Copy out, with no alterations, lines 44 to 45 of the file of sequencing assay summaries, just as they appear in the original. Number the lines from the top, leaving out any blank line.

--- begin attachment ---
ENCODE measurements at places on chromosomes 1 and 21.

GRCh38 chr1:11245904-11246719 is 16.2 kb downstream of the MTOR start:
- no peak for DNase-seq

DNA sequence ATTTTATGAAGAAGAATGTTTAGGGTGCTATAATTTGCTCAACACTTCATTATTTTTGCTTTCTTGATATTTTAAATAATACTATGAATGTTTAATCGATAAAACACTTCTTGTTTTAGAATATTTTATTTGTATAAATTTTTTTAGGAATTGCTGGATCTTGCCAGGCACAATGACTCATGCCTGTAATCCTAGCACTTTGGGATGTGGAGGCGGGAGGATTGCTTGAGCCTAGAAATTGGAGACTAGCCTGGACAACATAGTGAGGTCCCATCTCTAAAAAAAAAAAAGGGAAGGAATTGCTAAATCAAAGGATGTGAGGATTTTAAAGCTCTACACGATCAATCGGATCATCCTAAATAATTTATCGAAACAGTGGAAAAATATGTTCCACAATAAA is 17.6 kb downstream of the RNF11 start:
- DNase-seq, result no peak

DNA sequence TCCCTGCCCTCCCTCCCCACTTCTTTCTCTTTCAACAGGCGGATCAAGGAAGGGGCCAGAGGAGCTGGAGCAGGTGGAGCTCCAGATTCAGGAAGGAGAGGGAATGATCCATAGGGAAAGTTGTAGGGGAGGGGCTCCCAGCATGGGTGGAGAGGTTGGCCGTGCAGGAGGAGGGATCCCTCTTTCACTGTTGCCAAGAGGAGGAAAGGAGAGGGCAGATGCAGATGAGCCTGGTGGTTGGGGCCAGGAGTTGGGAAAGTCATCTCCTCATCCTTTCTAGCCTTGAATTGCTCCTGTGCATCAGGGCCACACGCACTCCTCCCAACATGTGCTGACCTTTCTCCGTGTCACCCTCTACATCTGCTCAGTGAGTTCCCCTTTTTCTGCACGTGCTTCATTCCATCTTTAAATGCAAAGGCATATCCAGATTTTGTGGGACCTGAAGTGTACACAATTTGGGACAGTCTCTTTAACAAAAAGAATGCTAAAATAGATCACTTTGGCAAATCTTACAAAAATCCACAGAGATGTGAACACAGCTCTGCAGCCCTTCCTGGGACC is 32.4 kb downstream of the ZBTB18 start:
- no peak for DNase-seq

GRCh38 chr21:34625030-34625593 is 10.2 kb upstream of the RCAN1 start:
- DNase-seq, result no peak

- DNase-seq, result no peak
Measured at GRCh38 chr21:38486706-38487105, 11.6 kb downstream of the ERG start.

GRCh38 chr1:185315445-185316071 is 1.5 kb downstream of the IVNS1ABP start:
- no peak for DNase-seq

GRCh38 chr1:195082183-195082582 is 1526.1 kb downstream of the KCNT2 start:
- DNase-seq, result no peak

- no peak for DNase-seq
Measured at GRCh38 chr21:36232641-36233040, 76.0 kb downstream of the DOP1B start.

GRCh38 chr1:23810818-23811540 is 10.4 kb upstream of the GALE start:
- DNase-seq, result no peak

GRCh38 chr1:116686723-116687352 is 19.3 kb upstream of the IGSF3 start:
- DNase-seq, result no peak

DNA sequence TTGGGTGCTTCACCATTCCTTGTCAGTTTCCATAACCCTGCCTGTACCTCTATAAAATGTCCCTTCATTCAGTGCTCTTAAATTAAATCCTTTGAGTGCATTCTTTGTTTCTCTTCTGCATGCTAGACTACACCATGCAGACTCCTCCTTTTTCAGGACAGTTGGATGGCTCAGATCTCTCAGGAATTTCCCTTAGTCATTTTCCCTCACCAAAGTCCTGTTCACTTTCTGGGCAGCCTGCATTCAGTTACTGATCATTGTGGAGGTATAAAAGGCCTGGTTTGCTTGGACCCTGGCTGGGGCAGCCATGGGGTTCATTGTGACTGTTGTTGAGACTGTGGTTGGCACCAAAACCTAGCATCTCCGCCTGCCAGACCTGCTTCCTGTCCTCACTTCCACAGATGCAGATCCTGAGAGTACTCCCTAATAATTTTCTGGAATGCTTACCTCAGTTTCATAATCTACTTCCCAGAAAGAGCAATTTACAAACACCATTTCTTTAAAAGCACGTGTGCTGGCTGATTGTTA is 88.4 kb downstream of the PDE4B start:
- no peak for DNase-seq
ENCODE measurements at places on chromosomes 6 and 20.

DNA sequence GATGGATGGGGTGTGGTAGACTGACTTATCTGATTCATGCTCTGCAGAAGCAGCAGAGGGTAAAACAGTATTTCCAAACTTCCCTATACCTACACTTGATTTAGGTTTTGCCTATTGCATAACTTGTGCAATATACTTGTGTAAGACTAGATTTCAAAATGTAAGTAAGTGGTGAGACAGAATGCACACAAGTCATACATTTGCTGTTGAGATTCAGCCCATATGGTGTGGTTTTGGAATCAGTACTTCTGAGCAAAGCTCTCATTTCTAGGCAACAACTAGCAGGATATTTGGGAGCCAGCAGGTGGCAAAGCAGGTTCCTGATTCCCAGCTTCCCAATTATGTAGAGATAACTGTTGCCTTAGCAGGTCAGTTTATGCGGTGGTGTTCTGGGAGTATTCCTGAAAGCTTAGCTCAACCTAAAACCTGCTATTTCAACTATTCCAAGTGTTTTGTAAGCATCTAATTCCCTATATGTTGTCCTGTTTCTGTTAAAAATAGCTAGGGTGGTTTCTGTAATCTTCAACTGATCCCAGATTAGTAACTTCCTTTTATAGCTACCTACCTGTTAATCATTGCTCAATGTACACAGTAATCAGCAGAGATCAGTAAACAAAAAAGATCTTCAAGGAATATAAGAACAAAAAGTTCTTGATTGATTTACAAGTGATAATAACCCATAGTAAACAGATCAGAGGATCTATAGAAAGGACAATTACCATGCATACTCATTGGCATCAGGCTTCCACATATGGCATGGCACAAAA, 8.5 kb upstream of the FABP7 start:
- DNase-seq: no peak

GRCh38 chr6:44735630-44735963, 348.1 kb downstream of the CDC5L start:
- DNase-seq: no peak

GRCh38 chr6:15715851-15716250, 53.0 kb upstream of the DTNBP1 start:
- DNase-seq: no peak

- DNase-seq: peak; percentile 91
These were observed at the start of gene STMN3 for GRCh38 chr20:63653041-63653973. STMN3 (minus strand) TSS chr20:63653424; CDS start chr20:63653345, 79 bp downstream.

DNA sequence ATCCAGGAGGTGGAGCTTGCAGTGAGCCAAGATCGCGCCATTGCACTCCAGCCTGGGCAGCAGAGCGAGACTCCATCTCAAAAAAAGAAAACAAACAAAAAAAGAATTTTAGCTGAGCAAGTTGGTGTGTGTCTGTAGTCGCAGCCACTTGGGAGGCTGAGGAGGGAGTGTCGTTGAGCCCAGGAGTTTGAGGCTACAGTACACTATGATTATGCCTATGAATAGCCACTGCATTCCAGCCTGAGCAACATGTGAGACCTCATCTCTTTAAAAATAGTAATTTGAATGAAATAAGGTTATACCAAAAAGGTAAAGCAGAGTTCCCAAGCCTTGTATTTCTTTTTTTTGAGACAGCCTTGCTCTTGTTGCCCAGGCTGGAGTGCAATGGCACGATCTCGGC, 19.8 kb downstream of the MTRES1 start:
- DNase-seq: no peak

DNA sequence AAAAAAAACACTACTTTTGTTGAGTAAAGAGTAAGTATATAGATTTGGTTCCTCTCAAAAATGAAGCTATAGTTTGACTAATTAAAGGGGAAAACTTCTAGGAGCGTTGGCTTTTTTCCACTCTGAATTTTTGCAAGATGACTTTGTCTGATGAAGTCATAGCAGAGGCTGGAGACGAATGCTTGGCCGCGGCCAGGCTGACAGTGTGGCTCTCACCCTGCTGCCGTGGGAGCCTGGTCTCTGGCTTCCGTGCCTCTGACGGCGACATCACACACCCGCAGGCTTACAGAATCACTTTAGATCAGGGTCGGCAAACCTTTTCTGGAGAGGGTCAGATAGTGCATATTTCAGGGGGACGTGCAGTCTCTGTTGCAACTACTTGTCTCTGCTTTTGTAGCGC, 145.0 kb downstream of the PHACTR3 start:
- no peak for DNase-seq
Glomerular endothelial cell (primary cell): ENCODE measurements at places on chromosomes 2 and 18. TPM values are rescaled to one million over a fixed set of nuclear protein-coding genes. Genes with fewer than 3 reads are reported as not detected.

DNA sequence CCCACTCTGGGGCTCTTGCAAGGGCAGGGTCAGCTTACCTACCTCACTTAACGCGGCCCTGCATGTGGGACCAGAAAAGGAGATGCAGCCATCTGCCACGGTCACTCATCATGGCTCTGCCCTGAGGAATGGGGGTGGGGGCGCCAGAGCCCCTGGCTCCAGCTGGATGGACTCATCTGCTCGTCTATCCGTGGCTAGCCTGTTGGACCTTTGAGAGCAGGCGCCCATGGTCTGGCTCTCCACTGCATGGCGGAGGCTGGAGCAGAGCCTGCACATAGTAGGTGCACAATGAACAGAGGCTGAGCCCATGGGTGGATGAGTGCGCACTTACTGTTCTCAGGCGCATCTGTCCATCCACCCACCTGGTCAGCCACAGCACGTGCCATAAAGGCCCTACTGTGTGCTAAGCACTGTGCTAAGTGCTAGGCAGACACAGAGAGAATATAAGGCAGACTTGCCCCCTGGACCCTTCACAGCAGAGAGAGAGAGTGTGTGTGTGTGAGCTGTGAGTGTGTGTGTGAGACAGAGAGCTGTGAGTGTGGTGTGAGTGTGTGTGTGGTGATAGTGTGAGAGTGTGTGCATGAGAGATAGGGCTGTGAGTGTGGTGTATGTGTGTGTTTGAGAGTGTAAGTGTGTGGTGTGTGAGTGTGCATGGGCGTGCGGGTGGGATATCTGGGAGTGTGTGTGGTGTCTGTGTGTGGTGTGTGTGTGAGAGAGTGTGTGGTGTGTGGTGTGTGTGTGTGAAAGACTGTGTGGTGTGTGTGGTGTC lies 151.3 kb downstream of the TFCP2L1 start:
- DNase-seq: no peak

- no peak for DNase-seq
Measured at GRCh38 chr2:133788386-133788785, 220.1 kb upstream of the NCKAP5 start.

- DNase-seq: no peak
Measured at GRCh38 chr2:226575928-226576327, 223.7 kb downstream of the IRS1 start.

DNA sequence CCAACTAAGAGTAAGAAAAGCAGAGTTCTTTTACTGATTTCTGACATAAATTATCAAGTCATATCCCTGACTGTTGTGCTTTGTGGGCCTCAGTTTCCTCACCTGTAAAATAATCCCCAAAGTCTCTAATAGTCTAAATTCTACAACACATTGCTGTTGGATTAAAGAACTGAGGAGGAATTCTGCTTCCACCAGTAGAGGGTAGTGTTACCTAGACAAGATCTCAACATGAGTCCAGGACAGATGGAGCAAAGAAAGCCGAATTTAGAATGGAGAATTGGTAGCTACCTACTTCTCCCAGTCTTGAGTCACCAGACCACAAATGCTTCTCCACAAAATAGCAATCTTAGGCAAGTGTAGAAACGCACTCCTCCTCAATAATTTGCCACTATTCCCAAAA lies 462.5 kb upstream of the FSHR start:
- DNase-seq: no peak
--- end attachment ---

DNA sequence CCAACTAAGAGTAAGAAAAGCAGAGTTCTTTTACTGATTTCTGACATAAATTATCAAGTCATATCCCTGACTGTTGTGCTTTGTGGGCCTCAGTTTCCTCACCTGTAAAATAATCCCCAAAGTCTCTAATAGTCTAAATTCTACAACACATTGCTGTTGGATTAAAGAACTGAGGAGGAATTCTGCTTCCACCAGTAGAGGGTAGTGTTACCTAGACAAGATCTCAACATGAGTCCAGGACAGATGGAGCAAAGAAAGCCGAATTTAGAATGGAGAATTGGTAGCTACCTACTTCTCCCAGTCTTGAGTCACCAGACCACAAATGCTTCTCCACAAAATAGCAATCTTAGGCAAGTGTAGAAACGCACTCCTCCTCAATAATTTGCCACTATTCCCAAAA lies 462.5 kb upstream of the FSHR start:
- DNase-seq: no peak